Some months ago, Republican senators signed a letter to the Iranian leadership, essentially saying that any agreement they reach with President Obama about their nuclear program could be rescinded by the next president. They wrote the letter in hope that the next president would be a Republican. That letter was in the same category of chutzpah as U.S. House Speaker John Boehner inviting Netanyahu to speak before his chamber without so much as a note to President Obama that he was inviting a head of state to enter the country, something that the executive branch usually arranges. Huckabee was not involved in any of these in-your-face offenses toward Obama, but you can imagine he wishes he had been. His “holocaust” remark was a way for him to disrespect the president, yet again, even though he is a minor player in the football squad that is running for the GOP nomination.

Keeping Israel’s “options open” by rejecting the agreement on Iran’s nuclear program is a way to hold out the prospect of bombing Iran if Netanyahu feels they have acted inappropriately. After all, the prime minister had the tacit approval of such an action from none other than Senator John McCain, who during the 2008 presidential campaign was heard to sing, “Bomb, bomb, bomb…bomb, bomb Iran,” to the tune of an old popular song, “Barbara Ann.”

Not too much has been heard from the GOP field of presidential hopefuls, but most of them can be sure to be placed alongside Huckabee in their effort to kill the Iran nuclear agreement. They have not made as much of their opposition as the governor, whose intention is clear. There are only two options for him: war or dishonor and he would choose war, thinking that this would ingratiate him with Netanyahu and big funders of Israel (and Right Wing candidates, mostly Republican) like Sheldon Adelson, the business tycoon who dumps millions into American elections. The would-be president from Arkansas would not have to see his children in harm’s way, so war would be a relatively easy choice for Huckabee, as it is with so many who have themselves avoided military service.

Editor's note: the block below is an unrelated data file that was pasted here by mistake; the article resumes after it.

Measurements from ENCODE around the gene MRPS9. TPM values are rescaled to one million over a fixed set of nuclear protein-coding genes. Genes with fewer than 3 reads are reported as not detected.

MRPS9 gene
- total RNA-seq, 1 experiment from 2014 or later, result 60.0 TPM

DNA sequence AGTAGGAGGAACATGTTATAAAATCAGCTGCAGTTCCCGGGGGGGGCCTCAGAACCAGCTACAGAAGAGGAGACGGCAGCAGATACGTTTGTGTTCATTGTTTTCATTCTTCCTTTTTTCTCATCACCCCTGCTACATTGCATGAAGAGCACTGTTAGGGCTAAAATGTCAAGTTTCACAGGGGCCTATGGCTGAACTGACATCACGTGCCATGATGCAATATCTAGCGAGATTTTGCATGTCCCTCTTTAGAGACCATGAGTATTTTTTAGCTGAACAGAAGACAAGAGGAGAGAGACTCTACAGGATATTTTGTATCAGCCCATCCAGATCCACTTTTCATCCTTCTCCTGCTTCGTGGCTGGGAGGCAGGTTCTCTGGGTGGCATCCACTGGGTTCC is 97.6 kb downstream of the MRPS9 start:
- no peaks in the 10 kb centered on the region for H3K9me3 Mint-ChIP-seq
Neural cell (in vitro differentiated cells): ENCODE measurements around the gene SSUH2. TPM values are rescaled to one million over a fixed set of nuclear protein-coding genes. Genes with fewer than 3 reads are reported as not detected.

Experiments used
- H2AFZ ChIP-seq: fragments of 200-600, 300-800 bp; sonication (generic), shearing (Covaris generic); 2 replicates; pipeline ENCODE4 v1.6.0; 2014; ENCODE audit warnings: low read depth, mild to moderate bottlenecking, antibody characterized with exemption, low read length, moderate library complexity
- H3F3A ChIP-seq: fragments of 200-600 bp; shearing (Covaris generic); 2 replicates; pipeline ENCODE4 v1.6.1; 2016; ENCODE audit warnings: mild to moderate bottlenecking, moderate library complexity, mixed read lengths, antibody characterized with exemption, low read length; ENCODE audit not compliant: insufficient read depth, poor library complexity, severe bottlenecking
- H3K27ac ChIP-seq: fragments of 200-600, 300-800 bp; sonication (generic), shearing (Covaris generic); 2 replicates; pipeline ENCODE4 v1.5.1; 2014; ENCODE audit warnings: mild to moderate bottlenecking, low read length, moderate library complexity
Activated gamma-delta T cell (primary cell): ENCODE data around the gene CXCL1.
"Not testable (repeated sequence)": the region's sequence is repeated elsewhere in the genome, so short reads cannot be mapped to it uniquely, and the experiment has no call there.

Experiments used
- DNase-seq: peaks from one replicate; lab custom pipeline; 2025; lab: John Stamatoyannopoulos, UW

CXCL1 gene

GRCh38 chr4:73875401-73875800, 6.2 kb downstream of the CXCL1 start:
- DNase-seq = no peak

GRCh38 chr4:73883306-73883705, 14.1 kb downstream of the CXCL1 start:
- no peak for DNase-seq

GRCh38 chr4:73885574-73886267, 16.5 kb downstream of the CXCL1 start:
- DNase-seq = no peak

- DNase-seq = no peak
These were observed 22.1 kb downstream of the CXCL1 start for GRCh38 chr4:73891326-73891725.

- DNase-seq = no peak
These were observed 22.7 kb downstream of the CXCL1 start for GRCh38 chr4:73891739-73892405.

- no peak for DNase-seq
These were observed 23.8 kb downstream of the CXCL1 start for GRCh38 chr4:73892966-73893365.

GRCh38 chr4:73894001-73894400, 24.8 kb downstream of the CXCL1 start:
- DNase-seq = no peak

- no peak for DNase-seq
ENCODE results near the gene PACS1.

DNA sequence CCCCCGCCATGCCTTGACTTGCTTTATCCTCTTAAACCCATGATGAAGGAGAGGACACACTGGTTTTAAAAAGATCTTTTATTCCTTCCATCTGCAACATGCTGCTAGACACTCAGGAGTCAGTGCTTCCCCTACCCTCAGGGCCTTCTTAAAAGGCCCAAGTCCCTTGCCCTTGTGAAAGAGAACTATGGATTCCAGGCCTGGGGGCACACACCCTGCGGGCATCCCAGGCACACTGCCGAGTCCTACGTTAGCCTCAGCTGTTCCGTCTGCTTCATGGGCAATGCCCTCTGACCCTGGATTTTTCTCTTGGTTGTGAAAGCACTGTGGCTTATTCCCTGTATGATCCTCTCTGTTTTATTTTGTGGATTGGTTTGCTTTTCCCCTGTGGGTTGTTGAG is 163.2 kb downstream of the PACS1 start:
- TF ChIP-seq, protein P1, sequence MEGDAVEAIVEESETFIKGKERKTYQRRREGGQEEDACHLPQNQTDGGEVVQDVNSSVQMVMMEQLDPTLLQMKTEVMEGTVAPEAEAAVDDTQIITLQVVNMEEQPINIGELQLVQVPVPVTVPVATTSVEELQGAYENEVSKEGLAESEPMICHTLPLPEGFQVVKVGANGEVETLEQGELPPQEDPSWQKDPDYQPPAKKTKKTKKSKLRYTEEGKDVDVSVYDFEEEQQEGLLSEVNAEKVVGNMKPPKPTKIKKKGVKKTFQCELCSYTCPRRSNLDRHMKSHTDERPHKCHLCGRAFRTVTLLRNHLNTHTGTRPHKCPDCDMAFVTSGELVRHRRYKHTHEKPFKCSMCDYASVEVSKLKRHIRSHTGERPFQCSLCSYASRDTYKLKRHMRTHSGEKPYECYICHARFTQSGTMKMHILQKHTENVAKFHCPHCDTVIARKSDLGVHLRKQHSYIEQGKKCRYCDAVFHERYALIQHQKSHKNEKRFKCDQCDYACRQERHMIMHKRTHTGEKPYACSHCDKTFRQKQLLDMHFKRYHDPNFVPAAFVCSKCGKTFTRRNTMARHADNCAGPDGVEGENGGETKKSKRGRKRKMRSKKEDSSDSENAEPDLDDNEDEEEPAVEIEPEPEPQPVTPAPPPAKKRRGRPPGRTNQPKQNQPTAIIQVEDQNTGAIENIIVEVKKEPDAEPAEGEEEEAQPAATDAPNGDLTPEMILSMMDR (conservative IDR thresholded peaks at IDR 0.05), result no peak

In the heat of a presidential campaign (as ridiculous as it is to start campaigning a year-and-a-half before an election), anything can happen and anything can be said, regardless of the facts or reality, itself. Huckabee is a good example of this. Like many politicians in their own countries, he ignores the American electorate and what they may think of continuing endless war and, worse, he ignores the opinions of the Israeli electorate, at least those who are not living in a fog of abject fear. People seem to be more and more convinced that diplomacy is more effective than war and want more of the former.

The Middle East would not be the firebox that it is, if Iraq had not been invaded by the Bush-Cheney Administration, an act seen by many around the world as a war crime. The domino theory showed itself to be alive and well in the aftermath of that tragedy, with the several countries that have been destroyed or rendered inoperable, in addition to the collapse of Iraq. Widespread violence in the region has been the result.

If Huckabee were sincere about his fears of Iran’s developing a nuclear weapon in a dozen or 15 years (as has been predicted as the earliest it would be possible by some top Israeli officials, military and civilian), he might do well to address the tens of thousands of nuclear weapons possessed by the U.S., Russia, and the other nuclear nations. But that is not the governor’s game. He’s running for a presidential nomination and that takes precedence.

As this week’s story in The Forward reported about those Israelis concerned about the Iran nuclear agreement, “All agree that undermining Israel’s alliance with America is a far greater existential threat than anything Iran does.” Huckabee should listen…and do his homework. Columnist, John Funiciello, is a long-time former newspaper reporter and labor organizer, who lives in the Mohawk Valley of New York State. In addition to labor work, he is organizing family farmers as they struggle to stay on the land under enormous pressure from factory food producers and land developers. Contact Mr. Funiciello and BC.